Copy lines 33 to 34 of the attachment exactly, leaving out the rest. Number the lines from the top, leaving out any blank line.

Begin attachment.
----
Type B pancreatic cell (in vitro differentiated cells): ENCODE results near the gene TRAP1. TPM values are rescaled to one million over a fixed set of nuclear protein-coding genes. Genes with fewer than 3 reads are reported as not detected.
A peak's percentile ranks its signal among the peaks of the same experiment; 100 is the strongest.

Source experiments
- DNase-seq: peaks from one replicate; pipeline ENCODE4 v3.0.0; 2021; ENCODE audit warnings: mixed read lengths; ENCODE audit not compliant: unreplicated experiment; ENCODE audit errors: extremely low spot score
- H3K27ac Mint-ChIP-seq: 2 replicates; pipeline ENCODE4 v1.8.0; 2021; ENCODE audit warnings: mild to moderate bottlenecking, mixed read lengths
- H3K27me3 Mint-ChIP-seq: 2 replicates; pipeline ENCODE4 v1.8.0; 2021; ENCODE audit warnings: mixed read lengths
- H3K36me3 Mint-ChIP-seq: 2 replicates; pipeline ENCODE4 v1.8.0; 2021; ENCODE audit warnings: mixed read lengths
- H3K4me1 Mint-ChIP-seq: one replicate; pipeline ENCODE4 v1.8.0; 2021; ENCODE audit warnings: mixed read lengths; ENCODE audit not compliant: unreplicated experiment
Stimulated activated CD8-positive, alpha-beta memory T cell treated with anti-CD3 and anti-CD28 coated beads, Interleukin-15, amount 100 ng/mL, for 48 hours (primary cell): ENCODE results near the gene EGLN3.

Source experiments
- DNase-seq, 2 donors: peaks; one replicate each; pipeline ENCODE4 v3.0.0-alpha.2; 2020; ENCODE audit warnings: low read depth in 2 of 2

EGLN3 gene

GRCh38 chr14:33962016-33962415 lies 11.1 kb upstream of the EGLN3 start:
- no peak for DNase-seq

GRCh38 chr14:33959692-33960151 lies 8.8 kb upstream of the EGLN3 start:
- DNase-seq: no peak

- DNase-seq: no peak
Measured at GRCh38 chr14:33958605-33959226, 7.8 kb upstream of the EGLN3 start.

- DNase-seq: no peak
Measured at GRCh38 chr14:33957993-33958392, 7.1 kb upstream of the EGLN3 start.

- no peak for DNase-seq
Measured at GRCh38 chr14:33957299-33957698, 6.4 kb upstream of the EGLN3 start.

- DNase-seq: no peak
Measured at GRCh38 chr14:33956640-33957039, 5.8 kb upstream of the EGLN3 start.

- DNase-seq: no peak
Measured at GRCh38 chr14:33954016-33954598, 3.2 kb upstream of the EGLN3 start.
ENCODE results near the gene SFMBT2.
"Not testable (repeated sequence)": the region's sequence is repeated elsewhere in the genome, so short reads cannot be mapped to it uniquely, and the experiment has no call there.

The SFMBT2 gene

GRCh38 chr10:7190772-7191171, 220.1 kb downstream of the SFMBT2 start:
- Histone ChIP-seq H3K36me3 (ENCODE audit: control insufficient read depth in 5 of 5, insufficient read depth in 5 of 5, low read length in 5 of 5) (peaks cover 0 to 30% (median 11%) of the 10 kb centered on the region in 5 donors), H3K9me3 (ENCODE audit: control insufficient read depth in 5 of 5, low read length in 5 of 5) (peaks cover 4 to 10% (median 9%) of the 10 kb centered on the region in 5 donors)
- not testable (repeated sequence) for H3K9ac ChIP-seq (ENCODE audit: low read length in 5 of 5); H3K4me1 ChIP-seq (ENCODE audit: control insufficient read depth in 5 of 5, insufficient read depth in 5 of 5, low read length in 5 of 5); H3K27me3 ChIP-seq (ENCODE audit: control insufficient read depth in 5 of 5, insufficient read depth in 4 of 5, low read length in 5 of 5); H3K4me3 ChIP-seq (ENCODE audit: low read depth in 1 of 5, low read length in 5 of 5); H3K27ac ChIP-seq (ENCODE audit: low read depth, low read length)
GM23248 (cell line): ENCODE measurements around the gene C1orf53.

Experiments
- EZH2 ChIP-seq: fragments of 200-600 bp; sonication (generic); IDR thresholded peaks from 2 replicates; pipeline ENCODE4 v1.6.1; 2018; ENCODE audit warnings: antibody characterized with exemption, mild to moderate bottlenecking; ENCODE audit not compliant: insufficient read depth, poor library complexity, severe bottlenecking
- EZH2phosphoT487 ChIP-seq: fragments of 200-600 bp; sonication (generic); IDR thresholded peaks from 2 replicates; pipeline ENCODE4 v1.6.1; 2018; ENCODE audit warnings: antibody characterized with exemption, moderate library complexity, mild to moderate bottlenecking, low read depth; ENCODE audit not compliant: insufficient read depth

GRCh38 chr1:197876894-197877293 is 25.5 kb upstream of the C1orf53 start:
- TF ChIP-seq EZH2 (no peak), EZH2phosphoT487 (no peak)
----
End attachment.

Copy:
GM23248 (cell line): ENCODE measurements around the gene C1orf53.

Experiments